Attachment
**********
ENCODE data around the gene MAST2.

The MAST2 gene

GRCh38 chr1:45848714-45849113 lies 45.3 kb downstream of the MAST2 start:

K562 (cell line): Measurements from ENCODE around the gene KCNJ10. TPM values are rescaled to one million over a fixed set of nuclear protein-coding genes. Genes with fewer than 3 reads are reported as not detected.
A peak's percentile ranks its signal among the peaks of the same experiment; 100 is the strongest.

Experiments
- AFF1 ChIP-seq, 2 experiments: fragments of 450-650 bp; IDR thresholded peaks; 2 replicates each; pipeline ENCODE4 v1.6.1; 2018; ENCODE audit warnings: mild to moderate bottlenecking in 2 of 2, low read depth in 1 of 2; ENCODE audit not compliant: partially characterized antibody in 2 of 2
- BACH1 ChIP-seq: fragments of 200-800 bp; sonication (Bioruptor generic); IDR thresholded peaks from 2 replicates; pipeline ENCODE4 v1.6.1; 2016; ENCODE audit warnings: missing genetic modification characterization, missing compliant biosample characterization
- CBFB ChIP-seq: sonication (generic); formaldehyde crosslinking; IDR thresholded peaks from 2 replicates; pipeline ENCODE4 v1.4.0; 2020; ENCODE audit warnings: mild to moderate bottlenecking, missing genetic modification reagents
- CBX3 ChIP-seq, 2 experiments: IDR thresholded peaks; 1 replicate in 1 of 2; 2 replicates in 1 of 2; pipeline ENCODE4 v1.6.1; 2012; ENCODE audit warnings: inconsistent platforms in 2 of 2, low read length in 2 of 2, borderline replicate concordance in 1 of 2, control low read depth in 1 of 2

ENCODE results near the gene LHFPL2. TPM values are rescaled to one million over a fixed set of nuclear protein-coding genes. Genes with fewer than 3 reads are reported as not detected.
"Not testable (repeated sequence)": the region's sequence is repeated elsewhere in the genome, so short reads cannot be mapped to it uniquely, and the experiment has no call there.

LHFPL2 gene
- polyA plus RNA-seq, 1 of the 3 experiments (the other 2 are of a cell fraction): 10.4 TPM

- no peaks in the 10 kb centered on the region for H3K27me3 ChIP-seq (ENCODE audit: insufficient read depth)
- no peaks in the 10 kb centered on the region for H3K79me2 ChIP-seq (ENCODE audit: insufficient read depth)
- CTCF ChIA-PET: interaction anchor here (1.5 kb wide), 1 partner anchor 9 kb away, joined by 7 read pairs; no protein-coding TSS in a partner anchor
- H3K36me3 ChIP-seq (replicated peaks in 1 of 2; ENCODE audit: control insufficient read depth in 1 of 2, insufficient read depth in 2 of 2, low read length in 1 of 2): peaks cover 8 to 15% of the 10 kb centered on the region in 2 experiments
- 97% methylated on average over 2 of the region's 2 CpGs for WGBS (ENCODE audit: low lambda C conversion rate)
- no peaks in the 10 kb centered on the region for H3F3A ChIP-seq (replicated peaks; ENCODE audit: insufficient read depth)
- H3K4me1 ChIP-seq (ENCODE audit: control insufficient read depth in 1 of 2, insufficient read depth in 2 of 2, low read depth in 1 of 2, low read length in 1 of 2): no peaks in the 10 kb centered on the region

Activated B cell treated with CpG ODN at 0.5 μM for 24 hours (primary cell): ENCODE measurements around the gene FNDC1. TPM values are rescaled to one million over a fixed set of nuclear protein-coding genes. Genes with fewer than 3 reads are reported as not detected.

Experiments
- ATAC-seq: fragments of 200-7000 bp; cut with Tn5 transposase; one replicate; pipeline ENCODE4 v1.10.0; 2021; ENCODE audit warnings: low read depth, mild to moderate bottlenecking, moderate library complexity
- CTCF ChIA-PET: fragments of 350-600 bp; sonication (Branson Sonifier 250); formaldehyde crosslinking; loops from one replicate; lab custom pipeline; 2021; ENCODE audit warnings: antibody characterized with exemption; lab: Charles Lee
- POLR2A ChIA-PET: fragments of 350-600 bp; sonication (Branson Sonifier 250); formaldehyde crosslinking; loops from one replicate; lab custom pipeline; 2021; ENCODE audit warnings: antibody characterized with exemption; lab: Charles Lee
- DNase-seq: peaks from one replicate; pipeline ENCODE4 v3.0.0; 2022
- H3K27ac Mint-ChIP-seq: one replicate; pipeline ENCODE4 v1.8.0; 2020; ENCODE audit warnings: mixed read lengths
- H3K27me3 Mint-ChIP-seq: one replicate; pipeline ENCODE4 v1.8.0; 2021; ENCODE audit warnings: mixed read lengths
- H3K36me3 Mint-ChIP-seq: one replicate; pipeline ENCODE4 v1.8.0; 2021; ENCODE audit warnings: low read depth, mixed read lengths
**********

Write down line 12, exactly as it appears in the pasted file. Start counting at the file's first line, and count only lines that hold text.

"Not testable (repeated sequence)": the region's sequence is repeated elsewhere in the genome, so short reads cannot be mapped to it uniquely, and the experiment has no call there.